Corrupción y liberalización

La corrupción es uno de los problemas endémicos de Africa. En efecto, es un asunto clave en las próximas elecciones presidenciales en Nigeria, dada la lucha ambiciosa pero fallida del presidente Obasanjo para frenarla. Pero se suponía que los vientos de la globalización arrastrarían las telarañas del soborno y la ineficiencia. Devesh Kapur, experto en ciencias políticas de Harvard, trata de explicar por qué eso no está sucediendo.

Al eliminar la participación directa del Estado en las actividades económicas y al limitar sus poderes discrecionales, tanto la eficiencia económica como la administrativa mejorarán. A los países en desarrollo se les ha repetido esa cantaleta durante años. Al abrir las economías a la competencia y la inversión internacionales, los gobiernos supuestamente se harán disciplinados, ya que el capital financiero internacional los estará vigilando.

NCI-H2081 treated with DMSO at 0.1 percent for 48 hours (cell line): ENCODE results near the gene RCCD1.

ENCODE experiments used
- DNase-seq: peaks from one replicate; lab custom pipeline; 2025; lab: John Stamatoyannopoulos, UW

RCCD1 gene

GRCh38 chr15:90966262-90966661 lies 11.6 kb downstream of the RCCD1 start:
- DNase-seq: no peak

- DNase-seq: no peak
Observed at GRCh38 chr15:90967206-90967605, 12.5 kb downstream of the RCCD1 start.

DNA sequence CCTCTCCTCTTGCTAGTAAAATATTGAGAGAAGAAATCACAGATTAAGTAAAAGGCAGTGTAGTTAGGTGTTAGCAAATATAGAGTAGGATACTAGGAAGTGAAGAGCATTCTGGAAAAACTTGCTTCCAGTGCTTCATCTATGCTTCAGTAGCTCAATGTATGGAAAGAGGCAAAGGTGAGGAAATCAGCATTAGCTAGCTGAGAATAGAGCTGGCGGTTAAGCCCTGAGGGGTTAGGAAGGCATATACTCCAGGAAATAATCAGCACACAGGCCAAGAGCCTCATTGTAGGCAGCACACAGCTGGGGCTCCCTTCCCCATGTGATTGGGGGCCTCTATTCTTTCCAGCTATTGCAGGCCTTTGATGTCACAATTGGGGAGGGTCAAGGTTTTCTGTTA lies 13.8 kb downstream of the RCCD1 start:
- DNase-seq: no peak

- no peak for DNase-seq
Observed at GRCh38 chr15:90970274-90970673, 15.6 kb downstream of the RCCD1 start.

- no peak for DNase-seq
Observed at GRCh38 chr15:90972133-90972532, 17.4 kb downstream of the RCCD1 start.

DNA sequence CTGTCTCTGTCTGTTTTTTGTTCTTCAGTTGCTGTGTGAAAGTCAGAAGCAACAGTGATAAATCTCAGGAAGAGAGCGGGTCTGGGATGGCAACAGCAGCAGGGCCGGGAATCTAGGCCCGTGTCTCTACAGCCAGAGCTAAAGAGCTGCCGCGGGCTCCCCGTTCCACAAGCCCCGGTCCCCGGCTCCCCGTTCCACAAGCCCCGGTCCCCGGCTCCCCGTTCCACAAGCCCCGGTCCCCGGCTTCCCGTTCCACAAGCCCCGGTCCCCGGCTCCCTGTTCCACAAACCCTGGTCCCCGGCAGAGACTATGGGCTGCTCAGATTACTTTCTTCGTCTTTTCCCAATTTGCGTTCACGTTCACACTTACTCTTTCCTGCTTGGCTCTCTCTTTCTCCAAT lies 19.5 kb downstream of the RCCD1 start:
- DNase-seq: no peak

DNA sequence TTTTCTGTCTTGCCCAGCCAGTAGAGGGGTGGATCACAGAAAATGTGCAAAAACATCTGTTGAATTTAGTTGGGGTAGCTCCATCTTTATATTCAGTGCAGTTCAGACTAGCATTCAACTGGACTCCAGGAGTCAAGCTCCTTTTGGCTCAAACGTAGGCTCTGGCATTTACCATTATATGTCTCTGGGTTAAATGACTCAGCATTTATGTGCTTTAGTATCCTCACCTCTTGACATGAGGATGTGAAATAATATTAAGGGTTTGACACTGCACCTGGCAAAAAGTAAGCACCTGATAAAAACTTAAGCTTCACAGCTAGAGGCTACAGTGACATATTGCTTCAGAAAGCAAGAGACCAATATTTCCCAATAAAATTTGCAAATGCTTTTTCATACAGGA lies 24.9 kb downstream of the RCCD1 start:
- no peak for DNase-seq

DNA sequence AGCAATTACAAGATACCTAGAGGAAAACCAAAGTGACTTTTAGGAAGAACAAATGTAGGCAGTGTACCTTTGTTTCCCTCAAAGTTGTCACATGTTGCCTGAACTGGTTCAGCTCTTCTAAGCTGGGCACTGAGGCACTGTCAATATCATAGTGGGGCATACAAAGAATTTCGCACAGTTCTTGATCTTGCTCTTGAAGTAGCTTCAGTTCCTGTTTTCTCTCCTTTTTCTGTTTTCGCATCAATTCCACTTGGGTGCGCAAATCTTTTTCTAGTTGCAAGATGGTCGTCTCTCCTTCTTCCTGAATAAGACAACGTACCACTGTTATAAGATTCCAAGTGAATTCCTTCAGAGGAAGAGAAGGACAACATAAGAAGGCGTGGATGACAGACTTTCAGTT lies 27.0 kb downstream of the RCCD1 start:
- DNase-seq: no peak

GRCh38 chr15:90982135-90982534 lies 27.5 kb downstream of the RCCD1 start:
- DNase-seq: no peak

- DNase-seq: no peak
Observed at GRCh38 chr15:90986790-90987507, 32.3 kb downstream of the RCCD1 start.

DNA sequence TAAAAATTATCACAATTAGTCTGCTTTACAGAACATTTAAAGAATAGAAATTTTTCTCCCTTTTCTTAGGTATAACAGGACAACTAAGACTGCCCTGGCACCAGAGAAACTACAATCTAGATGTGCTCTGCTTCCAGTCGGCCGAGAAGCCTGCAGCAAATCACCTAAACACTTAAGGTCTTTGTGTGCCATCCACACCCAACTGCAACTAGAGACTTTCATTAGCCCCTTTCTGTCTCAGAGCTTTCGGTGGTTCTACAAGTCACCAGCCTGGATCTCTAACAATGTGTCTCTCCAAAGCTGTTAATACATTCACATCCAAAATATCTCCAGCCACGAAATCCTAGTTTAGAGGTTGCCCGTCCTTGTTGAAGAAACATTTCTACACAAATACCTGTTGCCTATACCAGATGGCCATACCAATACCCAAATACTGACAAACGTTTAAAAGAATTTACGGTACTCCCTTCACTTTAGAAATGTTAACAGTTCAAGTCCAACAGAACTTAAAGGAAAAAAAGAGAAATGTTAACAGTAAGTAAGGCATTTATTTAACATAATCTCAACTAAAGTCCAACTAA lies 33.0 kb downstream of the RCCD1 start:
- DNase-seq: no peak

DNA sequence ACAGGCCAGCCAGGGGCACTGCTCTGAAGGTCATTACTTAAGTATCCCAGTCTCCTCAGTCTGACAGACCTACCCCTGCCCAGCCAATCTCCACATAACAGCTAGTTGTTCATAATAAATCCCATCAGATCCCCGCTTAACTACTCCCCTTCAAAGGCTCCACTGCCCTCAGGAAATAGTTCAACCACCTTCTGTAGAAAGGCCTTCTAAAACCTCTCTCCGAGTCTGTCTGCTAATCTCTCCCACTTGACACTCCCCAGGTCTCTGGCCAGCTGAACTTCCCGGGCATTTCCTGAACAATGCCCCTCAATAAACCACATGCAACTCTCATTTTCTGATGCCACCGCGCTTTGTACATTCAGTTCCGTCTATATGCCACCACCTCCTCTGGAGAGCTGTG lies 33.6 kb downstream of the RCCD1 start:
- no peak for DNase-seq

Sin duda reducir el tamaño del gobierno y hacerlo menos intervencionista tiene sus ventajas. Uganda es un ejemplo de que eso puede traer beneficios a corto plazo. Sin embargo, es claro que la corrupción no ha disminuído de la manera que los promotores de la liberalización dijeron que lo haría, y la administración tampoco ha mejorado notablemente en la mayoría de los países. ¿Por qué?

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